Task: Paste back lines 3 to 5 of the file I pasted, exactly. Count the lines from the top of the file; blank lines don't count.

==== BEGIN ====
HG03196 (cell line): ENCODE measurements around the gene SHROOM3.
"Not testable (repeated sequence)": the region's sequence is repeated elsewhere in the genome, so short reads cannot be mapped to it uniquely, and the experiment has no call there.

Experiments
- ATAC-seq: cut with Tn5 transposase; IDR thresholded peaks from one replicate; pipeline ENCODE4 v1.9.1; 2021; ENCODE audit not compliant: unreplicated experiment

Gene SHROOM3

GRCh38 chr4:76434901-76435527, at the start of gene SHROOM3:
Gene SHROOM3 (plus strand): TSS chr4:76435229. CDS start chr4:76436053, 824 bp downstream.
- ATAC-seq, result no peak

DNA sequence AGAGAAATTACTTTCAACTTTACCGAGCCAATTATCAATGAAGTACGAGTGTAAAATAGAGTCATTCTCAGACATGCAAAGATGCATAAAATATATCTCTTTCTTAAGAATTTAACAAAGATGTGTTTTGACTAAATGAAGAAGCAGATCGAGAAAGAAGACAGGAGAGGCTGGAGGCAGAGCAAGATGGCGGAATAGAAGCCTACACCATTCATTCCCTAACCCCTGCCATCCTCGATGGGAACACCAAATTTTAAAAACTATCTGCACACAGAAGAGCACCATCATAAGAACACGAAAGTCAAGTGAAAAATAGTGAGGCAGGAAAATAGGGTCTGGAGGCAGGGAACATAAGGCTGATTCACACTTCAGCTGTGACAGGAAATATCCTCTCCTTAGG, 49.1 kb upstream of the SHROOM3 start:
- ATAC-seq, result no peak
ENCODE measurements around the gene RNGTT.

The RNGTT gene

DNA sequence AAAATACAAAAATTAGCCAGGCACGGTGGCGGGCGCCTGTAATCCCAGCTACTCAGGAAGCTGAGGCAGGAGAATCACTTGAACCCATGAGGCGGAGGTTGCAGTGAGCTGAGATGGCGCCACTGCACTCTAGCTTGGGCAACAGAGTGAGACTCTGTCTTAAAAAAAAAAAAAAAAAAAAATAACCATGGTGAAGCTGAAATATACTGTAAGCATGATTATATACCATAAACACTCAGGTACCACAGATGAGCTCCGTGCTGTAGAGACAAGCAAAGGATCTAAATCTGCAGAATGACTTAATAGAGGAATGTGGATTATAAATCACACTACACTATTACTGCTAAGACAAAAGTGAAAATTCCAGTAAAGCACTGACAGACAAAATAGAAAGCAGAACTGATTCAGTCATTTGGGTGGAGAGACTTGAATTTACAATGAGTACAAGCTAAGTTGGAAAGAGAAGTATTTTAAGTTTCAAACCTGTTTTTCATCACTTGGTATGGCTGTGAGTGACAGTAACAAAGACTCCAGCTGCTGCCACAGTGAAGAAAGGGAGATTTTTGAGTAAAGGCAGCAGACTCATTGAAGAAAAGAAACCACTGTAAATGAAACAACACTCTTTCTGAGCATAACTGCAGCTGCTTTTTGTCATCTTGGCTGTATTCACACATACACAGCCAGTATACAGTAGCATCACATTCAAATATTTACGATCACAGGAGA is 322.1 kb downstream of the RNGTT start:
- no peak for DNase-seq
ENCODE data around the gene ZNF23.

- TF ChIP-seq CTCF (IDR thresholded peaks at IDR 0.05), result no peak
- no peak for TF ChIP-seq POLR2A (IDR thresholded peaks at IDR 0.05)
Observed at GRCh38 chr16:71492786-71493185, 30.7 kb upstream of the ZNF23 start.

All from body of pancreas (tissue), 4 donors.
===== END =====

Experiments
- ATAC-seq: cut with Tn5 transposase; IDR thresholded peaks from one replicate; pipeline ENCODE4 v1.9.1; 2021; ENCODE audit not compliant: unreplicated experiment

Gene SHROOM3